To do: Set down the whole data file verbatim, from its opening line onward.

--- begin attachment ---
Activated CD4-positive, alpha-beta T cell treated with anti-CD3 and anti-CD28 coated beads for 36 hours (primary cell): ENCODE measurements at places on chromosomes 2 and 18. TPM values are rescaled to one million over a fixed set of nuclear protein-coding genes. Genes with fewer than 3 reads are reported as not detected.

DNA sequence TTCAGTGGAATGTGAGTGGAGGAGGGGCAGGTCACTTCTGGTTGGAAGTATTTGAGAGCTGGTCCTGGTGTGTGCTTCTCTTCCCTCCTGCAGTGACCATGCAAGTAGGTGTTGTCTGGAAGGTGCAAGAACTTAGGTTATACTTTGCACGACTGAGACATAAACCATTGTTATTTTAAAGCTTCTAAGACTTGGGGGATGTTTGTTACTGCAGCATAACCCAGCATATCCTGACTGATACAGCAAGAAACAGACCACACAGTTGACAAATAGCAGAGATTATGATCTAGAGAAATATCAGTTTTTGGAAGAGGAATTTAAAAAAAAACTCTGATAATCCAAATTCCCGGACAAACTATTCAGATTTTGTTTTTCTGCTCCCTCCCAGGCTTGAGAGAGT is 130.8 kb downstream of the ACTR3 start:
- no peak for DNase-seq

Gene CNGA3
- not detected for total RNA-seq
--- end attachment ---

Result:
Activated CD4-positive, alpha-beta T cell treated with anti-CD3 and anti-CD28 coated beads for 36 hours (primary cell): ENCODE measurements at places on chromosomes 2 and 18. TPM values are rescaled to one million over a fixed set of nuclear protein-coding genes. Genes with fewer than 3 reads are reported as not detected.

DNA sequence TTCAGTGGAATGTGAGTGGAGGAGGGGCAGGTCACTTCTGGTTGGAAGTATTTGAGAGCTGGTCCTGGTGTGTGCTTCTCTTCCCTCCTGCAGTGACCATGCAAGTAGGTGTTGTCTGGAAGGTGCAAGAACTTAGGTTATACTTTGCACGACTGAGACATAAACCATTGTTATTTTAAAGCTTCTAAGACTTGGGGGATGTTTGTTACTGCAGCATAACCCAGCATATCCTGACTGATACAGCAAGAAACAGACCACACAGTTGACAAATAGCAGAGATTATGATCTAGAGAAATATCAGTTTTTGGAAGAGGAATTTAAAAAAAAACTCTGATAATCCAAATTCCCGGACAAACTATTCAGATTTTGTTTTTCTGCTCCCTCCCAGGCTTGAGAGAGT is 130.8 kb downstream of the ACTR3 start:
- no peak for DNase-seq

Gene CNGA3
- not detected for total RNA-seq